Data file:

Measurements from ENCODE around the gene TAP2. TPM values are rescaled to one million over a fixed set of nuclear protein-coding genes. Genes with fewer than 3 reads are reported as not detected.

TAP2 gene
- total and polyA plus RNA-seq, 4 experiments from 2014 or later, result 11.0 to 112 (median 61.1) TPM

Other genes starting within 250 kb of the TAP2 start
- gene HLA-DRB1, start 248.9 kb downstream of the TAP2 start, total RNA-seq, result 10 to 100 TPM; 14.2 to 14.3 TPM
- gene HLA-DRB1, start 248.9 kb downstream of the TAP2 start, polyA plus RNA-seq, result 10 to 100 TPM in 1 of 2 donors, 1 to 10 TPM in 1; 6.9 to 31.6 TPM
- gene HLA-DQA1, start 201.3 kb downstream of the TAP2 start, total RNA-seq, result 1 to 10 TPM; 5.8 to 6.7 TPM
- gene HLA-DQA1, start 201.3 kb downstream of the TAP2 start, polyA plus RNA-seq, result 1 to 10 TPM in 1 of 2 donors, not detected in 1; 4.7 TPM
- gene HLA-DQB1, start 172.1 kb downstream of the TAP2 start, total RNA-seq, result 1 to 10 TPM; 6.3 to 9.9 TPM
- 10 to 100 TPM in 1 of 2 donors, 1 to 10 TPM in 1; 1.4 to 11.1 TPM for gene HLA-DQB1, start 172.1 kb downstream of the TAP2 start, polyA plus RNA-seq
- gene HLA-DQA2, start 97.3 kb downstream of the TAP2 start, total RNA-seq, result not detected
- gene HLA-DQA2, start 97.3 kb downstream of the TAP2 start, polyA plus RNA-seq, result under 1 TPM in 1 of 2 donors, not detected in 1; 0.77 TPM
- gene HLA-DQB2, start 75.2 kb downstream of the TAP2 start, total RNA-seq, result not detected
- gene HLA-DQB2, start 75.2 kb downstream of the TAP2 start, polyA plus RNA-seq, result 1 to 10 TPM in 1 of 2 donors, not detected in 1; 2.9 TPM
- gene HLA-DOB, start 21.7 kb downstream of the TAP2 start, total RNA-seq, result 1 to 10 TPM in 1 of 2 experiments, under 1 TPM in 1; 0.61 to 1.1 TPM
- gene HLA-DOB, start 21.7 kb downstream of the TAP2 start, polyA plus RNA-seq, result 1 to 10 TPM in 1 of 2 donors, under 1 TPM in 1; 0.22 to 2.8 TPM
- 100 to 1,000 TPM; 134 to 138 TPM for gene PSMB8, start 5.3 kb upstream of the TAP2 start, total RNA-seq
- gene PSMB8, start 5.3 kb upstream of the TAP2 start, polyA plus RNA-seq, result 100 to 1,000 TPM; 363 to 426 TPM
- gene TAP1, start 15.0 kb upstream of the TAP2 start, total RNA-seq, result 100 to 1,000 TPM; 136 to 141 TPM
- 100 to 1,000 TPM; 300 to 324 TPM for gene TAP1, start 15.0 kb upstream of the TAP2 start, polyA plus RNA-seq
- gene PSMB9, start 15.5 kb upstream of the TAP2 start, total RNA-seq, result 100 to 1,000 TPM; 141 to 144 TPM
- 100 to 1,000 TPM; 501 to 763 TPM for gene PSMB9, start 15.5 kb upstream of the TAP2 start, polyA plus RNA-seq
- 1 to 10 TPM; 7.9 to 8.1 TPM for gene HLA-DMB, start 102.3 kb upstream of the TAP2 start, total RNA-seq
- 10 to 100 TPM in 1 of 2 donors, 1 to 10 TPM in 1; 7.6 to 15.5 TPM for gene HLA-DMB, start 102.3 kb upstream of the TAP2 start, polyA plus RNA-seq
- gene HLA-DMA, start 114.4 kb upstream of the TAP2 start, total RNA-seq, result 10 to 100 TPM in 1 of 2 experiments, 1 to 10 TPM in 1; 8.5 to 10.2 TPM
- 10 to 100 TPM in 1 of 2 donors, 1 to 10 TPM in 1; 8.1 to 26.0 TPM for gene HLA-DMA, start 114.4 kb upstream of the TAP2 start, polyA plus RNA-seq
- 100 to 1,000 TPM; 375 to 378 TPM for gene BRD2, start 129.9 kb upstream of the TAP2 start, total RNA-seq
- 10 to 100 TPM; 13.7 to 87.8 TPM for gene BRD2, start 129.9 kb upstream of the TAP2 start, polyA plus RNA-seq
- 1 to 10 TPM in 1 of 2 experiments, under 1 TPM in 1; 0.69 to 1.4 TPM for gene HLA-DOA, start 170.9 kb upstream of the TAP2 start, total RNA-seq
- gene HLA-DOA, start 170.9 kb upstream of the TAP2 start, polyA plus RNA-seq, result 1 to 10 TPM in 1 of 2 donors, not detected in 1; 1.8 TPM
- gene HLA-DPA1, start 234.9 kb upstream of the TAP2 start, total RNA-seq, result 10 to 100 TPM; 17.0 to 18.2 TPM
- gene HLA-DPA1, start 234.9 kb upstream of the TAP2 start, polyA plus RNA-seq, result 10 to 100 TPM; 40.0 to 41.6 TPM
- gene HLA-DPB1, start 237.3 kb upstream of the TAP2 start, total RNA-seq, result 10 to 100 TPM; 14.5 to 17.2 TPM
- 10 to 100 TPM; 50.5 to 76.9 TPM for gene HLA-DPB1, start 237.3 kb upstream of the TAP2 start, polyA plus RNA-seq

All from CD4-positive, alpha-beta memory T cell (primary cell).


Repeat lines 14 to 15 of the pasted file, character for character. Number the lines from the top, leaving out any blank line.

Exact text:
- gene HLA-DQB2, start 75.2 kb downstream of the TAP2 start, polyA plus RNA-seq, result 1 to 10 TPM in 1 of 2 donors, not detected in 1; 2.9 TPM
- gene HLA-DOB, start 21.7 kb downstream of the TAP2 start, total RNA-seq, result 1 to 10 TPM in 1 of 2 experiments, under 1 TPM in 1; 0.61 to 1.1 TPM